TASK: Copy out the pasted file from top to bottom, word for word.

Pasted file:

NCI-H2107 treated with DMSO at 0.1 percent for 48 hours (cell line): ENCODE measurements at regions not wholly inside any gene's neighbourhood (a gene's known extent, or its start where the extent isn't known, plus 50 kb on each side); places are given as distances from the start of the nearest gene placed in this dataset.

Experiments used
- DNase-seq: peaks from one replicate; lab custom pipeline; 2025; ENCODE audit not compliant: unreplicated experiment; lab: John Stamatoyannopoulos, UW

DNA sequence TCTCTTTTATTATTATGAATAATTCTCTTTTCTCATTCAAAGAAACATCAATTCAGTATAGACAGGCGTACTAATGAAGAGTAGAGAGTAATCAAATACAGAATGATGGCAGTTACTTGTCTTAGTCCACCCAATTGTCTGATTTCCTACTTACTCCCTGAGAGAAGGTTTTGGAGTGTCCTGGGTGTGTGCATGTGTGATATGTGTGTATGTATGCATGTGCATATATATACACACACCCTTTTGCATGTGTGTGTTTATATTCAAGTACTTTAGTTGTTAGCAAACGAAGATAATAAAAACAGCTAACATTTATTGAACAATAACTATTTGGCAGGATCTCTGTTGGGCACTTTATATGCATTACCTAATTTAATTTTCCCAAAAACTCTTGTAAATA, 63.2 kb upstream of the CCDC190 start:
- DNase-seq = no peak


NCI-H2107 treated with DMSO at 0.1 percent for 48 hours (cell line): ENCODE measurements at regions not wholly inside any gene's neighbourhood (a gene's known extent, or its start where the extent isn't known, plus 50 kb on each side); places are given as distances from the start of the nearest gene placed in this dataset.

Experiments used
- DNase-seq: peaks from one replicate; lab custom pipeline; 2025; ENCODE audit not compliant: unreplicated experiment; lab: John Stamatoyannopoulos, UW

DNA sequence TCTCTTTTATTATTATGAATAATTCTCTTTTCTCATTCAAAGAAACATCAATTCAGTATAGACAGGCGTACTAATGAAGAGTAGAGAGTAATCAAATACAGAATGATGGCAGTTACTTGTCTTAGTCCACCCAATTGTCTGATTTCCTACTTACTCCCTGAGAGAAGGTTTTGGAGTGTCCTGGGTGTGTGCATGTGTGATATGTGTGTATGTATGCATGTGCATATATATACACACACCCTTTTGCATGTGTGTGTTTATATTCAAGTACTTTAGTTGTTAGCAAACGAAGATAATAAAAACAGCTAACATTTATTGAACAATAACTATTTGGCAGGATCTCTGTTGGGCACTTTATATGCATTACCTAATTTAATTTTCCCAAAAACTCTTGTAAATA, 63.2 kb upstream of the CCDC190 start:
- DNase-seq = no peak